• 1

    Pipera-Voluntari, judeţul Ilfov, 25.04.2005

    duration: 01:00:45
    media recorded in project Iron Curtain Stories
Full recordings are available only for logged users.

We always had to start all over again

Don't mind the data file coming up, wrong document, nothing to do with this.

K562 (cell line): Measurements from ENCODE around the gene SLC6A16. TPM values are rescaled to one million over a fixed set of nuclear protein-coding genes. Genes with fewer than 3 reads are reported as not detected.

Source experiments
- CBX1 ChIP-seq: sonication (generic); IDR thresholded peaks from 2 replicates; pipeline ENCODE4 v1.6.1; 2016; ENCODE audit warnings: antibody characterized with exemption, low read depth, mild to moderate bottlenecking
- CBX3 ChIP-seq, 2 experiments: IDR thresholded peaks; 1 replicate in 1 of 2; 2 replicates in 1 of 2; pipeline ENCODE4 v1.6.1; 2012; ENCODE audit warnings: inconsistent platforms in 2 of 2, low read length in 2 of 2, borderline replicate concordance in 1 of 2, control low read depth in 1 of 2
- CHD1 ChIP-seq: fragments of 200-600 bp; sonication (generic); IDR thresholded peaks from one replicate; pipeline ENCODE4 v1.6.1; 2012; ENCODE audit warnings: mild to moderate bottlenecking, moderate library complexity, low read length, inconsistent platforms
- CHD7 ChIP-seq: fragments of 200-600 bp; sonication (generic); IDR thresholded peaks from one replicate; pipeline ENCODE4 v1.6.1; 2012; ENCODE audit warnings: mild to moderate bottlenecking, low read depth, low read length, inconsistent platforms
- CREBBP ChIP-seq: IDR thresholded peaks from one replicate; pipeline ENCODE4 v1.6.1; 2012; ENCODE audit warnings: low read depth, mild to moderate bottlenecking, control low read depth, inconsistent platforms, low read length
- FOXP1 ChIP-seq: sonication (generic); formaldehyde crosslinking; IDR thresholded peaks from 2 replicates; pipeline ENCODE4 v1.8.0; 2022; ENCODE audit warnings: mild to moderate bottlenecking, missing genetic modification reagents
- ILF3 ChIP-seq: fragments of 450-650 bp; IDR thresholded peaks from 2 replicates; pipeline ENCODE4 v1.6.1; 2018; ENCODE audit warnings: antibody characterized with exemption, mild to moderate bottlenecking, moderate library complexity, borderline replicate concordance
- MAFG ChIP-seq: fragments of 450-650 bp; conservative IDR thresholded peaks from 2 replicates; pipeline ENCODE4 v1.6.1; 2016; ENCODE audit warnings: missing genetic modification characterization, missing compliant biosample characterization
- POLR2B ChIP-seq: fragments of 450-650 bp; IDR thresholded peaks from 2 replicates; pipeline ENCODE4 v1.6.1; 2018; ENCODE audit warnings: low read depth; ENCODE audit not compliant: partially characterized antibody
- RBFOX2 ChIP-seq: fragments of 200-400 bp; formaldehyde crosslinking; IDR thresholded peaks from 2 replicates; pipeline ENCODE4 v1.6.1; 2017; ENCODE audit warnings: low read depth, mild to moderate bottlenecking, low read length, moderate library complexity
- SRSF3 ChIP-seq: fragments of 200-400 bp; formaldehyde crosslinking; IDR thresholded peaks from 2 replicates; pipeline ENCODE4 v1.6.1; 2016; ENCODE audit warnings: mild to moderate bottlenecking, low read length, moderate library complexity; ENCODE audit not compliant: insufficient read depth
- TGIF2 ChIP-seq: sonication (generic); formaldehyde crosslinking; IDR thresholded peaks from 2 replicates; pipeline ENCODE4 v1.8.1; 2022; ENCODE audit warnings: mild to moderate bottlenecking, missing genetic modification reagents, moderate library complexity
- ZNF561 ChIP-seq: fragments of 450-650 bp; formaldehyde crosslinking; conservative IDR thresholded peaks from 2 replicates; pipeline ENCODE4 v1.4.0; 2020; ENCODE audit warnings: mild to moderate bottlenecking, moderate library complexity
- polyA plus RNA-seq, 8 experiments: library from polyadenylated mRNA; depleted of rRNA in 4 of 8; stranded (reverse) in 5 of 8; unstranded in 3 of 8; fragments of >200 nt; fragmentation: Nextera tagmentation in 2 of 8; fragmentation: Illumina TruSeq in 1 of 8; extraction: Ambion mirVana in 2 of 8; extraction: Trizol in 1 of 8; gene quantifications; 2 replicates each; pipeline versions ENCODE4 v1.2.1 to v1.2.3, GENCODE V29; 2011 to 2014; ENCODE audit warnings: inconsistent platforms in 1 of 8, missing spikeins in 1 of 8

Born 1 March 1926, Tighina, Bessarabia. Five months after her birth, Evdochia Tătaru’s family moved to Bulgaria, settling in Turtukaya, Durostor County (in 1913, after the Second Balkan War, Turtukaya had been awarded to Romania). After the cession of the Quadrilateral (southern Dobrudja) to Bulgaria in 1940, Evdochia Tătaru and her parents and five brothers left Turtukaya, settling in Frecăței village, Tulcea County. In 1946 she married Filip Tătaru and the couple moved to Săcălaz commune, Timiș County. Five years after their arrival in the Banat, during which time the Tătaru family managed to establish their own farm, on the night of 17-18 June 1951, Evdochia Tătaru, Filip Tătaru and their four-year-old son were taken from their home and deported (along with forty-four thousand people from within a twenty-five km radius of Romania’s border with Yugoslavia) to Bărăgan, an arid steppe in south-eastern Romania. On the day of their deportation, the Tătaru family and five to six other families were loaded onto a cattle truck, and approximately a week later, during which they lived in terror of the thought that they were being transported to Siberia, given that they were told absolutely nothing of their destination, they were dumped in the commune of Zagna-Vădeni in Brăila County. There they were only allowed to leave the area, fifteen kilometres in radius, with the permission of the authorities (the eighteen newly established settlements for deportees functioned in a way similar to a concentration camp). On arriving in Bărăgan, the Tătaru family and the other families of deportees received a plot of land, marked by a stake inscribed with a number, whose earth they had to turn over and on which they had to build themselves a house. For the first few days they slept under the open sky, and later, to shelter from the burning sun, they dug a hut in the ground. A short while after their arrival in Bărăgan, they began to make mud bricks. First of all they used the bricks to construct public buildings, and it was not until October of 1951 that they were able to use them to build their own houses. For the Tătaru family, the same as for all the others, the five years they spent as deportees were a struggle for survival, given the restrictions and shortages (confinement to a fifteen-kilometre radius, shortages of food and water, lack of medical care, etc.), but nonetheless Evdochia Tătaru gave birth to another four children. In 1956, the restrictions on their movements were lifted, but as Evdochia Tătaru’s family had nowhere to go back to, they decided to remain in the house they had struggled to build after their arrival in Bărăgan. But in 1962 the authorities decided to erase all traces of the deportations. The Tătaru family and all the other families that had remained in Bărăgan were evacuated from their homes once more. Shortly thereafter, the houses the deportees had built were demolished and the land was ploughed up. After leaving Bărăgan, the Tătaru family managed to buy a plot of land in Pipera, a commune near Bucharest, where they were forced to begin their lives all over again. After 1990, the Tătaru family tried to take back the goods that had been confiscated in 1951, when they were deported. They got back only 5 hectares of land, but the house and the land on which was built it hadn’t been recovered.